In August 2001, upon being found guilty, the Cuban spies were remanded to serve solitary confinement once again, this time for a period of forty-eight days, prior to their pre-sentencing hearings, and then, in March 2003, when they were sent to isolation cells on orders from the Bush Department of Justice. Justice continued to claim that the Cubans were still active threats to U.S. national security. Throughout this period, the Cuban inmates were prohibited from receiving correspondences from their families as well as their lawyers, which the defense contended was a clear violation of domestic and international law. These human rights violations have been submitted along with procedural complaints over aspects of the original trial, as part of the basis of the defense team's later appeal to the Supreme Court.
Cuba's Response to the Convictions
In Cuba, the defendants have become national icons and are today more commonly known as the "Five Heroes," serving as symbols of the political struggle between their native country and the U.S. Their images decorate the entire country, with posters as well as block-long murals invoking their names along with inspirational quotes from them, one of which says "volveran," meaning, "they will return". A mural honoring their service to Cuba was dedicated to the national heroes in Santa Clara, Cuba on March 13, 2009. The imprisoned Cubans have been transformed into major propaganda figures for Havana, with their personal virtues and willingness to sacrifice for their country praised and memorialized on postcards, factory walls, billboards, and in newspapers, as well as being invoked during formal ceremonies and in speeches by Cuban officials. Additionally, there are websites, such as the National Committee to Free the Cuban Five, which points to the patent violations of justice during their trial and the unbalanced treatment of those the U.S. describes as spies. As a result, there is a clear sentiment in Cuba that justice is only blind when it is conducive to U.S. ideological interests.
As reported over NPR, the Cuban population regards the Cuban Five as heroes who are "prisoners of the empire, unjustly held in the United States." Cuban officials maintain that the incarcerated prisoners are Cuban nationalists and patriots who are enduring excessively harsh punishment, as a consequence of the ongoing hostility between the U.S. and Cuba. Many ordinary Cubans feel that the U.S. employs a double standard in its War on Terror, because as violent opponents of the Castro regime sometimes kill pro-Havana militants, the U.S. government casts a blind eye to these malicious crimes. Furthermore, these aggressors have launched repeated criminal acts of violence against Cuba, which have not been subject to the same rigid judicial standard as those who are avowedly pro-Castro. Elizabeth Palmero, the wife of Labanino, drafted a statement defending the cause of the Cuban Five, stating the reason why they are regarded as national heroes in Cuba, was that, "The [five] personify the resistance of the Cuban people. They personify the will of the Cuban people to decide their destiny to have the government that we wish."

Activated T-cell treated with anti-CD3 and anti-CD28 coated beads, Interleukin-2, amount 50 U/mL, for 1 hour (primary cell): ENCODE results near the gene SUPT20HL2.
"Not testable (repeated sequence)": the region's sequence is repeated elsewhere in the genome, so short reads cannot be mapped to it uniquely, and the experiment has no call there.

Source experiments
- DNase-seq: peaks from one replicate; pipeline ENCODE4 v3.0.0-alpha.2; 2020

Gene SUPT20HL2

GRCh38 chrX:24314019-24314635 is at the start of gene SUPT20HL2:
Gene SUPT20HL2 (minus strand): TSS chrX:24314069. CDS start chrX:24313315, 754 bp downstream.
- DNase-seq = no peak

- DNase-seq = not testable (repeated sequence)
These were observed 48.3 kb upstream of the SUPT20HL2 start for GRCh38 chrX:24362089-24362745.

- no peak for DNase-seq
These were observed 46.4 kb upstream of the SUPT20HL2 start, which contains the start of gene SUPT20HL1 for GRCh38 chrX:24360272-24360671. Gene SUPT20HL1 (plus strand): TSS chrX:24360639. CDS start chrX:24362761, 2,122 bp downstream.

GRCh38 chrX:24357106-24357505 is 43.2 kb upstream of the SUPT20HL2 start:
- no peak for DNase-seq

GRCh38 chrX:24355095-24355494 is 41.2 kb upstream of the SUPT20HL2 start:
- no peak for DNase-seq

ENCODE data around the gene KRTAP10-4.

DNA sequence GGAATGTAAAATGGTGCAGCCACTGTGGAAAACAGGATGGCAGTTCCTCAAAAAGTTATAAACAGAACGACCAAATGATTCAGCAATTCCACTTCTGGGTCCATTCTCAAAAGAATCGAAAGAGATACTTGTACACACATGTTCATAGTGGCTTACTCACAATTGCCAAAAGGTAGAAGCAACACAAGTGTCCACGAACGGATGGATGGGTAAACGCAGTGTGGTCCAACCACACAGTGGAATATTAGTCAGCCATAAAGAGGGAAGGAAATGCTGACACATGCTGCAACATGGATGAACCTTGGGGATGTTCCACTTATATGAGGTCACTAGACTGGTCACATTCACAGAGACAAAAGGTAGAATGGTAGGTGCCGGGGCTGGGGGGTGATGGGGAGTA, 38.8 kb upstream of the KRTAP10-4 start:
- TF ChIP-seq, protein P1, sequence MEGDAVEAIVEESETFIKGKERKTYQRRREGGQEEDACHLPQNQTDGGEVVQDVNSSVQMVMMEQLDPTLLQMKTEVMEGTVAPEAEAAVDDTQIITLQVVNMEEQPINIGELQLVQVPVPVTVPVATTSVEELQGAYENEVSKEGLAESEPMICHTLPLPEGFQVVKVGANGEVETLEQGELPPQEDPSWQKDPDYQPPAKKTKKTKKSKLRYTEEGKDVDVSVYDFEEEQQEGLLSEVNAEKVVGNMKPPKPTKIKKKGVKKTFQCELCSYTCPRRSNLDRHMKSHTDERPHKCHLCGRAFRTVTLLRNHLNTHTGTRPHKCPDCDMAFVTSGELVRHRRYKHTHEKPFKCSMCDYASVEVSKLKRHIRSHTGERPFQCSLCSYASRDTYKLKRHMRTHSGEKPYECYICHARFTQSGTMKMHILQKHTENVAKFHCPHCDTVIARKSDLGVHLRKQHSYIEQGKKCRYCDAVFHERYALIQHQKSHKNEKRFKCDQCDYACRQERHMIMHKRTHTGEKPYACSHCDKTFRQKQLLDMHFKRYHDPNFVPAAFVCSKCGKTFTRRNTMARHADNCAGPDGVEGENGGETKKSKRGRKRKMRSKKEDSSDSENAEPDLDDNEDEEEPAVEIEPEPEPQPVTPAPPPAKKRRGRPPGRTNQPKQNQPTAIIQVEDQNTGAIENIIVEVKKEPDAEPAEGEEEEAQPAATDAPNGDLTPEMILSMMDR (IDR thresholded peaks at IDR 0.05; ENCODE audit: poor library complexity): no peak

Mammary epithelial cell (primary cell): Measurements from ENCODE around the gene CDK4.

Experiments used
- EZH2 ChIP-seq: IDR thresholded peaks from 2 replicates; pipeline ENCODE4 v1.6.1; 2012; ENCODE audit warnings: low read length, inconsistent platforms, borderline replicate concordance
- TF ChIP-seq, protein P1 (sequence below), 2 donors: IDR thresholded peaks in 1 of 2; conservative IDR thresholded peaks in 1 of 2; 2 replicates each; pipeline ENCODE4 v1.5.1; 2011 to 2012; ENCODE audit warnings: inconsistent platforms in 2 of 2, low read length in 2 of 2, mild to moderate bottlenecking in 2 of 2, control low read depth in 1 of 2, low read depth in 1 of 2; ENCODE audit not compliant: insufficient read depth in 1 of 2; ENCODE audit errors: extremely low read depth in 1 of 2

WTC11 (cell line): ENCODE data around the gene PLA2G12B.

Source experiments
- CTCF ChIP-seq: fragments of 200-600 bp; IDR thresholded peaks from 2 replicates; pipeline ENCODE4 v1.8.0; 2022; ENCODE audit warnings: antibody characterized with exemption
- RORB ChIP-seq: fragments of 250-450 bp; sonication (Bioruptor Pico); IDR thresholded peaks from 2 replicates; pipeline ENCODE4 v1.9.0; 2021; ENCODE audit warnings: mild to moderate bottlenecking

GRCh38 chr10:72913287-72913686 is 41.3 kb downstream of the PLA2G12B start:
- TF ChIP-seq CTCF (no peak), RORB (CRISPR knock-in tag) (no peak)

Domestic and International Reactions
Five Latin American presidents, ten Nobel Prize Laureates, prominent intellectuals, religious figures, union leaders, head of legal and human rights organizations, artists, members of parliament, and leading civic personalities around the world have been calling for the release of the Cuban Five. There have been petitions, which have sought to win over the interest of both Secretary of State Hillary Clinton and President Obama. Apologists for the actions of the jailed Cubans have hammered away at Washington's alleged violations of international law, due process and fair trial. All of these efforts have been focused on calling for the pardoning and release of the jailed Cubans and the granting of humanitarian visas to their deported wives to provide for visitation rights for them immediately.
The recent lifting of travel restrictions for Cuban-Americans suggests that the U.S. may slowly be trying to create a new relationship with Cuba, replacing a policy which for so long has crippled relations between Havana and Washington. The current Cuban president, Raul Castro, has suggested a prisoner swap if need be, which should be staged in a manner that would send all of Cuba's political prisoners and their families to the United States in exchange for the five convicted Cuban spies. Yet it appears that quite a few of the Cuban political prisoners do not want to be part of such a deal, reflecting a distinct spirit of plurality that exists among the group. As the Washington Post has recently reported, some of these prisoners "prefer to stay in their homeland with their families and culture and fight for changes to the political system of their own country."
Taking it to the U.S. Supreme Court
Unlike other judicial chambers, the Supreme Court is vested with the authority to decide which cases will be heard. In a February 6, 2009 interview with their lawyer Thomas Goldstein and Democracynow.org, Goldstein claimed that the Wasp members did not steal any American secrets, and that its members were only trying to gather information on people violently opposed to the Castro regime. Goldstein also asserted in a comment to the press that the Cuban Five were "tried by jurors who took out their instinct for revenge over their anger at the Castro government and what they perceive it's done in Cuba." The defense team also claims, that Hernandez was wrongly convicted of a crime that he did not commit. Furthermore, Goldstein and the defense team feel that the defendants should have been charged as no more than unregistered aliens, which would have greatly reduced the length of their sentence. The Supreme Court will decide whether to hear the case in June 2009, and if it does, it will decide the merits of the case in 2010. Until then, the Cuban Five will be serving their time and will remain a deep source of concern for all Cubans as they continue their struggle against what they perceive as American political prejudices.